Bernie Sanders, a man who wasn't even a Democrat for a very long time, and one who holds views to the left of many a European center-left party got a huge amount of traction in 2016 and 2020, again by appealing to a minority of very committed voters. His viability in a POTUS election, at least against any functional Rep candidate, seems very doubtful to me given the general US electorate's position on taxes and social support systems.

So, in that sense, there is a design flaw, but not so much in the notion of party-affiliated Presidents, but rather in the way the parties choose their candidates.

| improve this answer | |
  • Re Democrats are unable to stop contemplating packing the court: The Republican Party has already packed the courts. Refusing to even consider the nomination of Merrick Garland when his nomination was put forth almost eight months prior to the election and then ramming through the nomination of Amy Coney Barrett with only a month prior to the next presidential election epitomizes the concept of packing the courts. – David Hammen Oct 12 at 9:53
  • @DavidHammen The Reps controlled the senate under Garland which means they can be as partisan as they chose, while respecting the rules laid out for Executive/Legislative/Judicial checks and balance. Fair? No, I would not say so, but well within the law. Ditto now with rushing a nomination. Fair? No, a farce given what McConnell said 4 yrs ago. But still within the law. Packing the court by increasing numbers, whatever the justification for it, is on the slippery slope towards breaking up the US foundational principles. – Italian Philosophers 4 Monica Oct 12 at 19:58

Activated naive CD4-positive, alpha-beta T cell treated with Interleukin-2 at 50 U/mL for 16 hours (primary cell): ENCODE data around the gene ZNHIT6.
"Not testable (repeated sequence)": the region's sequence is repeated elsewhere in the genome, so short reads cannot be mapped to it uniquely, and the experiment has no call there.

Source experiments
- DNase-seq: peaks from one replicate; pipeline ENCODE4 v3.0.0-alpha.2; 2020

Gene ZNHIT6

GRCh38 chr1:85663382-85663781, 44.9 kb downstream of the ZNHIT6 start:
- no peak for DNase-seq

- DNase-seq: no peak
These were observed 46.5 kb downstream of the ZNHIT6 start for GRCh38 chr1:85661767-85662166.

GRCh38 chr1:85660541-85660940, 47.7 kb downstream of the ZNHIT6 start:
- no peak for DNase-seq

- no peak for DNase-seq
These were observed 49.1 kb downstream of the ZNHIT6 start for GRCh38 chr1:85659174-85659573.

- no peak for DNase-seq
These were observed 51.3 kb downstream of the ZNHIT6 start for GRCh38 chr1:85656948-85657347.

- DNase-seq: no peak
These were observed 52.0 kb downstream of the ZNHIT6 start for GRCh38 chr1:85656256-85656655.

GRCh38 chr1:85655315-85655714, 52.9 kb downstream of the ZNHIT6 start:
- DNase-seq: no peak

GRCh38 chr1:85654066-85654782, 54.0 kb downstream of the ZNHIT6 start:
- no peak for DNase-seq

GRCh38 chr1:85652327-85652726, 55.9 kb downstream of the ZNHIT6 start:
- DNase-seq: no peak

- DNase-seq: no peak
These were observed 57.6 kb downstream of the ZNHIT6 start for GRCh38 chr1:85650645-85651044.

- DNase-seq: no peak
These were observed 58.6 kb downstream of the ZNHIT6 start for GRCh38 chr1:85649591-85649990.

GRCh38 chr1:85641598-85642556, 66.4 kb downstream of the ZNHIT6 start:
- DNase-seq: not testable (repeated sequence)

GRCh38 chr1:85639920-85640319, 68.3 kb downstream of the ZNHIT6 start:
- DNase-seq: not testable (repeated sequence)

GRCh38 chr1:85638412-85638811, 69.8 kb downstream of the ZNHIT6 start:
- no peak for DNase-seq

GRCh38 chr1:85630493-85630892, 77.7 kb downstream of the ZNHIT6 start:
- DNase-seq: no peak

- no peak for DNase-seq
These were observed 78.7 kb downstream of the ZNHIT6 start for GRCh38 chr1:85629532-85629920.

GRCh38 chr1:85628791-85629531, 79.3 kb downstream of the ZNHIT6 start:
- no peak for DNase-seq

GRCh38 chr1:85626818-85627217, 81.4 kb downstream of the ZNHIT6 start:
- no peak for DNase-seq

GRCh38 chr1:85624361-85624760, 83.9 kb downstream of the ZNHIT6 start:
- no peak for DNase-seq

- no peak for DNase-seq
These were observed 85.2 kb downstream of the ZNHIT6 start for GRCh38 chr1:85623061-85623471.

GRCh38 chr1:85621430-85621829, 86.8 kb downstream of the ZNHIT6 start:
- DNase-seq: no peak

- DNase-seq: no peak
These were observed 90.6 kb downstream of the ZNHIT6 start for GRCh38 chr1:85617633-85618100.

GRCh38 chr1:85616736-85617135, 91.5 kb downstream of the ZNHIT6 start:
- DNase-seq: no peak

1

The US President is elected by way of a party, because it offers the best chance for him/her to get elected because of party support (the entire party would likely vote for him/her in the general election) and the party that backs him/her up to push forward their agenda.

It's basically a win-win situation for both the president and the party, and so this system is stable (in a Nash equilibrium). It works so well that virtually no change is necessary for the system for the past 3 centuries.

| improve this answer | |
  • I don't think that the impeachment/insanity claims/sticks-in-wheels politics was expected, the president is supposed to get all factions to work together not help them fight and polarize each other. – aliential Oct 11 at 18:08
  • @aliential I understand, the president was supposed to make the government function, but ever since the second president (John Adams and the AntiFederalist rivalry), it has not been that way. For the president (and his/her party), his/her only goal is to just get himself/herself reelected if in the first term and his/her party to retain the presidency for the second term. E.g., if Trump were more moderate, then he might have lost the party primary (at least back in 2016). – KingLogic Oct 11 at 18:19

You must log in to answer this question.

Not the answer you're looking for? Browse other questions tagged .